Kaduna NUT Commends Govt Over Education Reforms

Propaganda Won’t Derail Education Reform In Kaduna – El-Rufai
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The Kaduna State chapter of the Nigerian Union of Teachers (NUT) has commended the state government for what they describe as its giant strides towards revamping the education sector and making learning more conducive in the state.

In a letter signed by its Assistant Secretary General, Adamu Ango on Friday, the NUT praised Governor Nasir El Rufai for the distribution of instructional materials to all primary and secondary schools in Kaduna state, ranging from textbooks, whiteboards, teachers manual, chalk and other library materials.

In addition, the union commended the government for providing motorcycles for monitoring and supervision of schools in all 23 local governments in the state.

According to the NUT, El Rufai also deserves praises for the construction and renovation of public primary and secondary schools throughout the state, as well as the provision of continuous teachers’ education programmes, training and workshops for its members.

The state NUT had held several protests last year and also embarked on an industrial action over series of reforms that the government was embarking upon in the education sector.

One of the major moves by the government was the sack of over 21,000 teachers who failed a competency test in June 2017.

While the teachers and the members of Nigerian Labour Congress (NLC), had protested against the move, the governor insisted then that no amount of protests will make the government change its position.

According to him, education is one of the foundational components of building a modern society so quality education for every child in the state was not an issue to be compromised.

He said: “This is a problem that we confronted within months of coming into office and we took extraordinary measures to steady the situation.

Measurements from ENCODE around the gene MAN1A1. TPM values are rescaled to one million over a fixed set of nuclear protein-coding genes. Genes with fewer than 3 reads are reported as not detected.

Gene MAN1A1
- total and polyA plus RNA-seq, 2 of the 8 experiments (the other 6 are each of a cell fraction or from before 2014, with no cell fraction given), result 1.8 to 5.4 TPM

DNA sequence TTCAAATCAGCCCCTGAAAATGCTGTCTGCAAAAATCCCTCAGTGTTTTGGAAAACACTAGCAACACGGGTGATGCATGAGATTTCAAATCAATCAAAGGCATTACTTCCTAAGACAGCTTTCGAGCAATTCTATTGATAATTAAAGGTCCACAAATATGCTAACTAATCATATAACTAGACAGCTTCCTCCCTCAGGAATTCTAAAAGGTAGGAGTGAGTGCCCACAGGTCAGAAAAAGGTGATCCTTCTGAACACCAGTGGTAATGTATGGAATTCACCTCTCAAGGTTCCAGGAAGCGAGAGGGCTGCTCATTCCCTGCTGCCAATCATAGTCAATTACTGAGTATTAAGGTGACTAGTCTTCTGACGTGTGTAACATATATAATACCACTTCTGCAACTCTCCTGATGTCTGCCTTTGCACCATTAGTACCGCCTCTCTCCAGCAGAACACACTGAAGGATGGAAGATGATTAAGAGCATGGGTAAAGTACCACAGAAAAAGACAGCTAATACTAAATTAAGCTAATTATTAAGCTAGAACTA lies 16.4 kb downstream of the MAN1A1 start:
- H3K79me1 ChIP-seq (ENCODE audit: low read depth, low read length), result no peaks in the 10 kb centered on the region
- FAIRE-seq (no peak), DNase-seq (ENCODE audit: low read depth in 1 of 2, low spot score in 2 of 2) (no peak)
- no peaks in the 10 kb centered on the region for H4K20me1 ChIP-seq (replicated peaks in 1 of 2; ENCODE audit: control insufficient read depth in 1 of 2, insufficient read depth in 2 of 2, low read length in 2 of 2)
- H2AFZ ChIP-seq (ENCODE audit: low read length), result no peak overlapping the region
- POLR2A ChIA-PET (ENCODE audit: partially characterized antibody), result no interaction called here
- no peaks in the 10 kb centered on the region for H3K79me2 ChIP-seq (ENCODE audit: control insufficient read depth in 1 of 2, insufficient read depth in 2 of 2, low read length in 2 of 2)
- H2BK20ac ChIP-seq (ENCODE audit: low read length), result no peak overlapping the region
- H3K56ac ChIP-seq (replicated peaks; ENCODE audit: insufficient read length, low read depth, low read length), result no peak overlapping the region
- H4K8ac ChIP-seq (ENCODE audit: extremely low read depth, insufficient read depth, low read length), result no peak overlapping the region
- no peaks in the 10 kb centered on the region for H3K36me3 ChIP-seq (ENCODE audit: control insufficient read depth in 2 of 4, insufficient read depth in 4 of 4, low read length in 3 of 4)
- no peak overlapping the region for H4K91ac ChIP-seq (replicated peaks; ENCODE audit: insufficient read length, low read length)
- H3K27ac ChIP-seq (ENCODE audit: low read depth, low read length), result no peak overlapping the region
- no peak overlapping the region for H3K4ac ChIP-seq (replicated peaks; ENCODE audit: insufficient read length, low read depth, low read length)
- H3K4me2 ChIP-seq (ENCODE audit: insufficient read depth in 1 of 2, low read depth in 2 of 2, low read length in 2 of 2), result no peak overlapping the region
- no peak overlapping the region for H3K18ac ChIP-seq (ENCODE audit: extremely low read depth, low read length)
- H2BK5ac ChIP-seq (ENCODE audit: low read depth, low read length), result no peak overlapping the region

“We knew there would be a resistance but for us, education is one of the foundational components of building a modern society and we are not going to compromise on the quality of education and the quality of education relies on the quality of the teacher more than any other tool or infrastructure.”

Education: My Successor’s Mantra Was To Change My Reforms – Ezekwesili

A former Minister of Education, Oby Ezekwesili, who has been prominent in the forefront of the struggle for a better education system in Nigeria in an interview on Saturday lamented the state at which the reforms she initiated in the ministry are at present.

During an interview on Channels Television’s Sunrise, Ezekwesili was asked if the reforms she made are still in place and she said that the citizens should be asked.

She also said that “the first thing that I heard after I left government was being told that my successor’s mantra was to reform Ezekwesili’s reforms.”

“How can you politicize education reforms,” she asked.

Following the incidence of more strikes in support of ASUU’s strike, Ezekwesili said the failure to understand the cause of a dysfunction in the education system, which functions organically, is like treating cancer with paracetamol.

Education which falls within the concurrent list of the Nigerian constitution is an activity which the federal, state, local governments have a right to embark upon.

She questioned if the stakeholders are doing what needs to be done.

To her detractors who have been questioning what she accomplished during her tenure as the education minister, she said they “must have been sleeping” adding that anyone who followed the reform programme in education, would never ask that question.

“I don’t engage in self adulation, (not) one bit”.

She also said that education mandate was one of the most challenging assignments she had to do in government.

“When I was minister of solid minerals, the number of reforms that, through diagnostics, we found we needed to do in order to set the system fully on a credible path for performance, was 107.

When she got into the education ministry, the number was over 300.

Mrs Ezekwesili said she had done a 3 year work with her 10 month stay in that ministry, at the end of which 45% of the work had been completed.

“10 months became 3 years in terms of the volume of work.” She said “I would start off work at 7am and I would leave office at an average of 2am.”